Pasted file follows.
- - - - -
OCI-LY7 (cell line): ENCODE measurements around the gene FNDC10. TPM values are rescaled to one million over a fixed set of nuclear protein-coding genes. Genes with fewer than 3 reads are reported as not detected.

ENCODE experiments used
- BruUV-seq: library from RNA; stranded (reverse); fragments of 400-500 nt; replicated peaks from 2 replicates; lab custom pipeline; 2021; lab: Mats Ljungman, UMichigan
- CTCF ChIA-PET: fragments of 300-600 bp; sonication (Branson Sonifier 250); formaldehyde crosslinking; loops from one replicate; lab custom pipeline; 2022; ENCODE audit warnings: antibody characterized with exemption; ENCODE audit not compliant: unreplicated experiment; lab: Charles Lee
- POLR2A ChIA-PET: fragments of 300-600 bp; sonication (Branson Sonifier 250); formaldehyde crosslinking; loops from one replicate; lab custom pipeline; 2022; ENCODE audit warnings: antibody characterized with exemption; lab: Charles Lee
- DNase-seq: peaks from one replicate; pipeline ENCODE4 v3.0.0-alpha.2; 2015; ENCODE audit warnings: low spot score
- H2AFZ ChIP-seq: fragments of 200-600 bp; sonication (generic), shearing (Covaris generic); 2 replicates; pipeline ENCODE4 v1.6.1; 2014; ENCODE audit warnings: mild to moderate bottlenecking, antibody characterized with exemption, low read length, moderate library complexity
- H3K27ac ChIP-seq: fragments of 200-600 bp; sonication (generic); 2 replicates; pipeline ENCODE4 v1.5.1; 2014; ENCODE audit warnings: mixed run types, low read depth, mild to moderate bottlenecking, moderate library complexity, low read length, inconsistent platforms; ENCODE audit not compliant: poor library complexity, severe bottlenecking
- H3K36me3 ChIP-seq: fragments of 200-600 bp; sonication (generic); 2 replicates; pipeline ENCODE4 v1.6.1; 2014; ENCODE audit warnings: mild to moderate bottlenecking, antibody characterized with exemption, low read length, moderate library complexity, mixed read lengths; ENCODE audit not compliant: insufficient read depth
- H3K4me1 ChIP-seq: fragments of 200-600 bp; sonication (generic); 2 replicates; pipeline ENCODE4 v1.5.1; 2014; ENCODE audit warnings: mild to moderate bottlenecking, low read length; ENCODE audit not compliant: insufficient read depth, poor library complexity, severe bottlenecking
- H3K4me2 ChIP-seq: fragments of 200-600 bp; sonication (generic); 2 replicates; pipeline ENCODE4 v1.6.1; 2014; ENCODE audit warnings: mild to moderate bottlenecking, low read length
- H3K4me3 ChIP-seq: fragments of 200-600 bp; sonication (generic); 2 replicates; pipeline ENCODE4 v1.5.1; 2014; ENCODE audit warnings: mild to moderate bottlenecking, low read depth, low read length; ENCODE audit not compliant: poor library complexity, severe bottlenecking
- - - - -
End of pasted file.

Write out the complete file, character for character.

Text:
OCI-LY7 (cell line): ENCODE measurements around the gene FNDC10. TPM values are rescaled to one million over a fixed set of nuclear protein-coding genes. Genes with fewer than 3 reads are reported as not detected.

ENCODE experiments used
- BruUV-seq: library from RNA; stranded (reverse); fragments of 400-500 nt; replicated peaks from 2 replicates; lab custom pipeline; 2021; lab: Mats Ljungman, UMichigan
- CTCF ChIA-PET: fragments of 300-600 bp; sonication (Branson Sonifier 250); formaldehyde crosslinking; loops from one replicate; lab custom pipeline; 2022; ENCODE audit warnings: antibody characterized with exemption; ENCODE audit not compliant: unreplicated experiment; lab: Charles Lee
- POLR2A ChIA-PET: fragments of 300-600 bp; sonication (Branson Sonifier 250); formaldehyde crosslinking; loops from one replicate; lab custom pipeline; 2022; ENCODE audit warnings: antibody characterized with exemption; lab: Charles Lee
- DNase-seq: peaks from one replicate; pipeline ENCODE4 v3.0.0-alpha.2; 2015; ENCODE audit warnings: low spot score
- H2AFZ ChIP-seq: fragments of 200-600 bp; sonication (generic), shearing (Covaris generic); 2 replicates; pipeline ENCODE4 v1.6.1; 2014; ENCODE audit warnings: mild to moderate bottlenecking, antibody characterized with exemption, low read length, moderate library complexity
- H3K27ac ChIP-seq: fragments of 200-600 bp; sonication (generic); 2 replicates; pipeline ENCODE4 v1.5.1; 2014; ENCODE audit warnings: mixed run types, low read depth, mild to moderate bottlenecking, moderate library complexity, low read length, inconsistent platforms; ENCODE audit not compliant: poor library complexity, severe bottlenecking
- H3K36me3 ChIP-seq: fragments of 200-600 bp; sonication (generic); 2 replicates; pipeline ENCODE4 v1.6.1; 2014; ENCODE audit warnings: mild to moderate bottlenecking, antibody characterized with exemption, low read length, moderate library complexity, mixed read lengths; ENCODE audit not compliant: insufficient read depth
- H3K4me1 ChIP-seq: fragments of 200-600 bp; sonication (generic); 2 replicates; pipeline ENCODE4 v1.5.1; 2014; ENCODE audit warnings: mild to moderate bottlenecking, low read length; ENCODE audit not compliant: insufficient read depth, poor library complexity, severe bottlenecking
- H3K4me2 ChIP-seq: fragments of 200-600 bp; sonication (generic); 2 replicates; pipeline ENCODE4 v1.6.1; 2014; ENCODE audit warnings: mild to moderate bottlenecking, low read length
- H3K4me3 ChIP-seq: fragments of 200-600 bp; sonication (generic); 2 replicates; pipeline ENCODE4 v1.5.1; 2014; ENCODE audit warnings: mild to moderate bottlenecking, low read depth, low read length; ENCODE audit not compliant: poor library complexity, severe bottlenecking